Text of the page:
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Triple-I Blog | Insurance Is Human

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Almost a year ago, I felt impelled to bust the cliché that insurance is boring. In that blog post, I called out the idea that any industry that touches every imaginable peril individuals, families, businesses, and communities face could reasonably be considered dull.

Today – as I dig back into work after spending two days at the Society of Insurance Research (SIR) annual conference in Las Vegas – I feel similarly impelled to take on a different myth: That, because of its focus on statistical analysis and the dollars-and-cents aspects of risk, the insurance industry is out of touch with day-to-day human concerns.

I get it. I’m no one’s quant. Until becoming immersed in this big-numbers industry, I probably shared this perspective. I might even slip back into it from time to time, when the conversations become a bit too actuarial for my all-too-verbal nature.

In his opening remarks, Mike Meyers, SIR president and lead competitive analyst at USAA, used a phrase that the cynic in me thought a bit hokey. He referred to the conference – the first major in-person event for SIR since the pandemic – as a “family reunion.” As the event proceeded, though, it really did feel that way. This was my first in-person SIR event, but it quickly became clear that wasn’t the case for most of the attendees.  The warmth and familiarity among the 200-plus participants was palpable.

Now, this was a gathering of insurance industry researchers, so, of course, there was going to be a lot of “numbers talk” and discussion about “leveraging technology to improve loss experience,” and so forth. But the human dimension was never far from any of the panels or one-on-one conversations. Whether the topic was online life and health insurance shopping; the challenges of researching diversity, equity and inclusion (DEI) in insurance; or how COVID-19 has affected the risk profiles of small businesses, nothing was abstract or soulless about these conversations.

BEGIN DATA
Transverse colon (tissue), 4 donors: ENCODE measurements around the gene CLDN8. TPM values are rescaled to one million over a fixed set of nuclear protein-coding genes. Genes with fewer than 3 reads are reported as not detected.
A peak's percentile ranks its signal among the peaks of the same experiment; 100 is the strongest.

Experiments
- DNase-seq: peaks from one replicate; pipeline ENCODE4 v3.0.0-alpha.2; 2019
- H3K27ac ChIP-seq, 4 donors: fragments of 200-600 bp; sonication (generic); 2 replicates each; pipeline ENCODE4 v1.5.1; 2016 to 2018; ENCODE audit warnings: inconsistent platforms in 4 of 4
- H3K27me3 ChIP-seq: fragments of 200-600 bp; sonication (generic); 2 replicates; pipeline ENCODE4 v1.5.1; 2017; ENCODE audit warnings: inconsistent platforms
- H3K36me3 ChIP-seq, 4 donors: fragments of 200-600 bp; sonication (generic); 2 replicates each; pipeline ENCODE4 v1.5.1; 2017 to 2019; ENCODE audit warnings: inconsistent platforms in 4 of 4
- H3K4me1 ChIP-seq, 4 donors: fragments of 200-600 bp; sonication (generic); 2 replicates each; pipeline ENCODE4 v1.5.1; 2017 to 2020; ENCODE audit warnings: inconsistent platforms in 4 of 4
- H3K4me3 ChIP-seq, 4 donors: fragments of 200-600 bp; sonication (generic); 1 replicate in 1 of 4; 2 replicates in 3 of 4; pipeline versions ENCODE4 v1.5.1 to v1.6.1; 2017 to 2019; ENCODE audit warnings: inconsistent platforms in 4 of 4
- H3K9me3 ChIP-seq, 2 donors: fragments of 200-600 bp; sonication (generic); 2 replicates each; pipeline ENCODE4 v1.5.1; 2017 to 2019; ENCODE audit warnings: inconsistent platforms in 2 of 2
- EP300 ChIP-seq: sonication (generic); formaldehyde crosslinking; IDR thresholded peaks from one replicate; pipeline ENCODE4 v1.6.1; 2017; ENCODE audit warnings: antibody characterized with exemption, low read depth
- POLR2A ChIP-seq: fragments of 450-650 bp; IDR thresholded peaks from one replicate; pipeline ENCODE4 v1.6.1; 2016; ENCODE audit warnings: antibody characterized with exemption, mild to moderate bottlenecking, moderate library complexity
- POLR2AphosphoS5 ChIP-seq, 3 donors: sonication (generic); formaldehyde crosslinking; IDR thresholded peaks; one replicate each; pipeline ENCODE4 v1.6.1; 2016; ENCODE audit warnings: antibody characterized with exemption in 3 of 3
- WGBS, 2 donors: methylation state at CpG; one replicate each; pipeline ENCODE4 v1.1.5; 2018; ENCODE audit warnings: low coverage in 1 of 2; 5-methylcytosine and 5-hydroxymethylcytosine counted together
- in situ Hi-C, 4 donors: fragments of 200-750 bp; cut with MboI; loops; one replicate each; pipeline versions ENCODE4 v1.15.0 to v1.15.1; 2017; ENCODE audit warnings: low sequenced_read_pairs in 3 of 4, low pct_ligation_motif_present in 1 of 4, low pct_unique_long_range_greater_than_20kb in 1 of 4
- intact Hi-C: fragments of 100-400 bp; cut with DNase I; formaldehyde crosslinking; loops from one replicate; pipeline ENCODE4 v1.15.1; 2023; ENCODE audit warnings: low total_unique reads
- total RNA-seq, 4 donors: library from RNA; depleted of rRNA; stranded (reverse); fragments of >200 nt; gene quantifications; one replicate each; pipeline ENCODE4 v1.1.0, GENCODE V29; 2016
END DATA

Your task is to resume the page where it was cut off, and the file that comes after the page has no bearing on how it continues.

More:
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Two bits that particularly struck me:

  • In a discussion of automobile safety data, a correlation was drawn between driving-safety and fuel-consumption stats. It was just one chart underscoring the fact that safer drivers use less fuel, which, in turn, has a positive impact on the environment. It’s not a big jump from there to the fact that automobile telematics technology – which helps insurers more accurately price coverage and creates financial incentives to drive more safely – also helps reduce emissions. Who doesn’t want to save money AND the planet?
  • If you’ve ever had to replace an entire ceiling (I have!) because of a long, slow, undetected leak upstairs, the presentation on smart plumbing would have excited you as much as it did me. More inspiring, though, was the win-win strategy implemented by the insurer, which provides the easy-to-use technology to the policyholder for free and pays for a plumbing inspection if the diagnostic app flags a possible leak. Future big claim deterred for the insurer, massive headaches prevented for the homeowner!

I may not be an actuary or a data scientist or an economist – or possess any of the extraordinary quantitative skills insurance is known for – but I’m glad the industry marshals and rigorously applies these resources to such homey challenges, at scale.

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